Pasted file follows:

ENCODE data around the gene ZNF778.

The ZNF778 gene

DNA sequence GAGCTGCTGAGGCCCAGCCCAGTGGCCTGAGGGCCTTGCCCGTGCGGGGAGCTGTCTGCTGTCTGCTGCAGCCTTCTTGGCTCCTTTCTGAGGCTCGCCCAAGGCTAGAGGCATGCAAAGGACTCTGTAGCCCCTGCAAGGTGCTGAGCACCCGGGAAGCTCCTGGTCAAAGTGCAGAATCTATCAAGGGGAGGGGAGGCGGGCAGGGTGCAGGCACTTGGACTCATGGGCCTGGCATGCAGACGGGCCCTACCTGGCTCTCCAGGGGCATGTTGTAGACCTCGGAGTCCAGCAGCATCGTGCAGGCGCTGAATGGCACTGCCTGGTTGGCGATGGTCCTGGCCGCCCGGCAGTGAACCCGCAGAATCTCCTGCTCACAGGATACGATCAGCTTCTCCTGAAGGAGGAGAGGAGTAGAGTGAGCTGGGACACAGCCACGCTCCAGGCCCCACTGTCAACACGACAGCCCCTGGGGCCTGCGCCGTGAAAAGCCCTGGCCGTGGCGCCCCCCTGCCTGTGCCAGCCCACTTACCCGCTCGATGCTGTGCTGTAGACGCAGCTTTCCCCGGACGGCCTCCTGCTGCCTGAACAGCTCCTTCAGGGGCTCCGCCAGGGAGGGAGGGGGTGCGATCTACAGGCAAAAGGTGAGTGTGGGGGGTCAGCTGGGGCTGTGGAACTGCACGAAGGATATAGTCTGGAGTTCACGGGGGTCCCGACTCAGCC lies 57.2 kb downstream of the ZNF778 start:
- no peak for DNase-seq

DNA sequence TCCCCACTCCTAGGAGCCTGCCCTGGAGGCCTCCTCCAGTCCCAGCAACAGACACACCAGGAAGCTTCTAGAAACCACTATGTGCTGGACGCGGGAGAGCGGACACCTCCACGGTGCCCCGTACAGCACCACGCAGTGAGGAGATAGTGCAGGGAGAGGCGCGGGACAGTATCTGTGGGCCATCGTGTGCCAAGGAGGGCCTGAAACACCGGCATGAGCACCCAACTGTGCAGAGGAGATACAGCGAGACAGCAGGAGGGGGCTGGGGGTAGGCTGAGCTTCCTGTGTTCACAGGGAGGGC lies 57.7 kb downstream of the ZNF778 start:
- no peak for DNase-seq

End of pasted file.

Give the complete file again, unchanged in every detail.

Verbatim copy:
ENCODE data around the gene ZNF778.

The ZNF778 gene

DNA sequence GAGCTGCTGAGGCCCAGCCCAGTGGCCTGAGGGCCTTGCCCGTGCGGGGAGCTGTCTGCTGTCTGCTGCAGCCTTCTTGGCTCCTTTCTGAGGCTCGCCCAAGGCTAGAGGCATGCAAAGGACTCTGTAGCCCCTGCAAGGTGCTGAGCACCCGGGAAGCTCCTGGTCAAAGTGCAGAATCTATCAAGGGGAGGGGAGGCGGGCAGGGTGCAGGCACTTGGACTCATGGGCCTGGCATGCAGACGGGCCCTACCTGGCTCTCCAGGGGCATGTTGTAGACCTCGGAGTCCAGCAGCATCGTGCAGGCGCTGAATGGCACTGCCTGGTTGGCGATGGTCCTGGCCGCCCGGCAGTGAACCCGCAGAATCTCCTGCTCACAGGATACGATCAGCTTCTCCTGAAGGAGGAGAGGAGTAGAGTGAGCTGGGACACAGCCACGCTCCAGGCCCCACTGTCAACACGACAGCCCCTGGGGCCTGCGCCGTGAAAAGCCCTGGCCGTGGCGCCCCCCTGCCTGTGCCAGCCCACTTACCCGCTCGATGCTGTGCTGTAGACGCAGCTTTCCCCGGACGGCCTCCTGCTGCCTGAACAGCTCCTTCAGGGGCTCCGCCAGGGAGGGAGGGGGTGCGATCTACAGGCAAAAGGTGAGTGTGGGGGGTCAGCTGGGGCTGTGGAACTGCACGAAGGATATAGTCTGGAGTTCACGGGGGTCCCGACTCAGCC lies 57.2 kb downstream of the ZNF778 start:
- no peak for DNase-seq

DNA sequence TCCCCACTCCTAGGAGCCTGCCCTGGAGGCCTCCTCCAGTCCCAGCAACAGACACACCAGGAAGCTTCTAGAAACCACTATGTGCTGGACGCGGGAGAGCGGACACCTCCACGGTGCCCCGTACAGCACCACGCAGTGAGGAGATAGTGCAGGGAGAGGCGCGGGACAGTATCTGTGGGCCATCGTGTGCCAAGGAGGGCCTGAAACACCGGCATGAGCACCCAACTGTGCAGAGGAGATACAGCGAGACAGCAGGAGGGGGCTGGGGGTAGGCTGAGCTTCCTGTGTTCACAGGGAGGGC lies 57.7 kb downstream of the ZNF778 start:
- no peak for DNase-seq